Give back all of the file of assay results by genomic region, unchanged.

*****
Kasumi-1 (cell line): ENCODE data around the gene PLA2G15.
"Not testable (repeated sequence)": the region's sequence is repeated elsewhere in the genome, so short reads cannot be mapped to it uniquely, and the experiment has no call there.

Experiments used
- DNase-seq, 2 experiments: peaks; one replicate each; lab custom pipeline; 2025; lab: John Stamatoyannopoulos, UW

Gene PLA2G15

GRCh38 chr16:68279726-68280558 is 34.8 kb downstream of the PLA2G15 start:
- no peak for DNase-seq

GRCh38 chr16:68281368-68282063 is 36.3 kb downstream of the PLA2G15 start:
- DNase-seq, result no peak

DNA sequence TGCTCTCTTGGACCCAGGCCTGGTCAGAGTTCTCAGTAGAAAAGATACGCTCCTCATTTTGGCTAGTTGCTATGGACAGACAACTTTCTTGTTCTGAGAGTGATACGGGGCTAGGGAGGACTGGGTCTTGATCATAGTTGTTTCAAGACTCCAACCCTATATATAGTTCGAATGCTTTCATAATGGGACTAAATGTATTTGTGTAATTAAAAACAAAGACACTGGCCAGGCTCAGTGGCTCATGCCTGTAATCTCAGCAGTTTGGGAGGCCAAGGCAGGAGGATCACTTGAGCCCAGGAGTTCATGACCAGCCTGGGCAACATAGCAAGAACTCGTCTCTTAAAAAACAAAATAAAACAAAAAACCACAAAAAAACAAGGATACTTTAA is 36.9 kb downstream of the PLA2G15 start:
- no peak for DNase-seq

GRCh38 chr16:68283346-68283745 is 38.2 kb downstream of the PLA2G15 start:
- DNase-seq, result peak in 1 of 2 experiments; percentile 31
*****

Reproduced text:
Kasumi-1 (cell line): ENCODE data around the gene PLA2G15.
"Not testable (repeated sequence)": the region's sequence is repeated elsewhere in the genome, so short reads cannot be mapped to it uniquely, and the experiment has no call there.

Experiments used
- DNase-seq, 2 experiments: peaks; one replicate each; lab custom pipeline; 2025; lab: John Stamatoyannopoulos, UW

Gene PLA2G15

GRCh38 chr16:68279726-68280558 is 34.8 kb downstream of the PLA2G15 start:
- no peak for DNase-seq

GRCh38 chr16:68281368-68282063 is 36.3 kb downstream of the PLA2G15 start:
- DNase-seq, result no peak

DNA sequence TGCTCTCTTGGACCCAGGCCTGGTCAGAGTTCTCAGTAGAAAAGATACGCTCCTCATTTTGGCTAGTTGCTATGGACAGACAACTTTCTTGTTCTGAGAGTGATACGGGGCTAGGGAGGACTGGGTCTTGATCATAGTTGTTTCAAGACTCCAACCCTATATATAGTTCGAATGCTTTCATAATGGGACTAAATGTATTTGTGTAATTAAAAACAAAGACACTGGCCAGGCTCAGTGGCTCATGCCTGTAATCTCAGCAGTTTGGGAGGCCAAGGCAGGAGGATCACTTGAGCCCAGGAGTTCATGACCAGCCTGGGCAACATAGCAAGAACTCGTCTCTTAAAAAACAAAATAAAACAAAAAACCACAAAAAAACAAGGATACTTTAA is 36.9 kb downstream of the PLA2G15 start:
- no peak for DNase-seq

GRCh38 chr16:68283346-68283745 is 38.2 kb downstream of the PLA2G15 start:
- DNase-seq, result peak in 1 of 2 experiments; percentile 31